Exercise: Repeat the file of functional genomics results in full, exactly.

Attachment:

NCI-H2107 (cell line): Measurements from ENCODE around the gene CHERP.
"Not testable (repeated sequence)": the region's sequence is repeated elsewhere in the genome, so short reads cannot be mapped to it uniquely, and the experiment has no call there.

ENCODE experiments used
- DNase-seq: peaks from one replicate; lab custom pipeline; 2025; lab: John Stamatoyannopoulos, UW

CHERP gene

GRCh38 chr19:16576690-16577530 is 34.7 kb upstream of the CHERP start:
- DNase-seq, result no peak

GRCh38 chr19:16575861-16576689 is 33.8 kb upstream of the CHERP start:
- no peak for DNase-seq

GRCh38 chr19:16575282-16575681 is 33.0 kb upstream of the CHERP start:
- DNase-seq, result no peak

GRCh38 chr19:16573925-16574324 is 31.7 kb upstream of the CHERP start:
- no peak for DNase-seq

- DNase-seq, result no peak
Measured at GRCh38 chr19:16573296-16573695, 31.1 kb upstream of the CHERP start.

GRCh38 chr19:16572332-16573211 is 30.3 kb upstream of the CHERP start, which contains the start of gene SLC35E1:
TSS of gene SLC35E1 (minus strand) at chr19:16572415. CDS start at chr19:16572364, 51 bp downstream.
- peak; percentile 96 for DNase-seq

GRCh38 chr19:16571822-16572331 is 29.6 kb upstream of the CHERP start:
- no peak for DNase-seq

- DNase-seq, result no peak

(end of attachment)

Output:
NCI-H2107 (cell line): Measurements from ENCODE around the gene CHERP.
"Not testable (repeated sequence)": the region's sequence is repeated elsewhere in the genome, so short reads cannot be mapped to it uniquely, and the experiment has no call there.

ENCODE experiments used
- DNase-seq: peaks from one replicate; lab custom pipeline; 2025; lab: John Stamatoyannopoulos, UW

CHERP gene

GRCh38 chr19:16576690-16577530 is 34.7 kb upstream of the CHERP start:
- DNase-seq, result no peak

GRCh38 chr19:16575861-16576689 is 33.8 kb upstream of the CHERP start:
- no peak for DNase-seq

GRCh38 chr19:16575282-16575681 is 33.0 kb upstream of the CHERP start:
- DNase-seq, result no peak

GRCh38 chr19:16573925-16574324 is 31.7 kb upstream of the CHERP start:
- no peak for DNase-seq

- DNase-seq, result no peak
Measured at GRCh38 chr19:16573296-16573695, 31.1 kb upstream of the CHERP start.

GRCh38 chr19:16572332-16573211 is 30.3 kb upstream of the CHERP start, which contains the start of gene SLC35E1:
TSS of gene SLC35E1 (minus strand) at chr19:16572415. CDS start at chr19:16572364, 51 bp downstream.
- peak; percentile 96 for DNase-seq

GRCh38 chr19:16571822-16572331 is 29.6 kb upstream of the CHERP start:
- no peak for DNase-seq

- DNase-seq, result no peak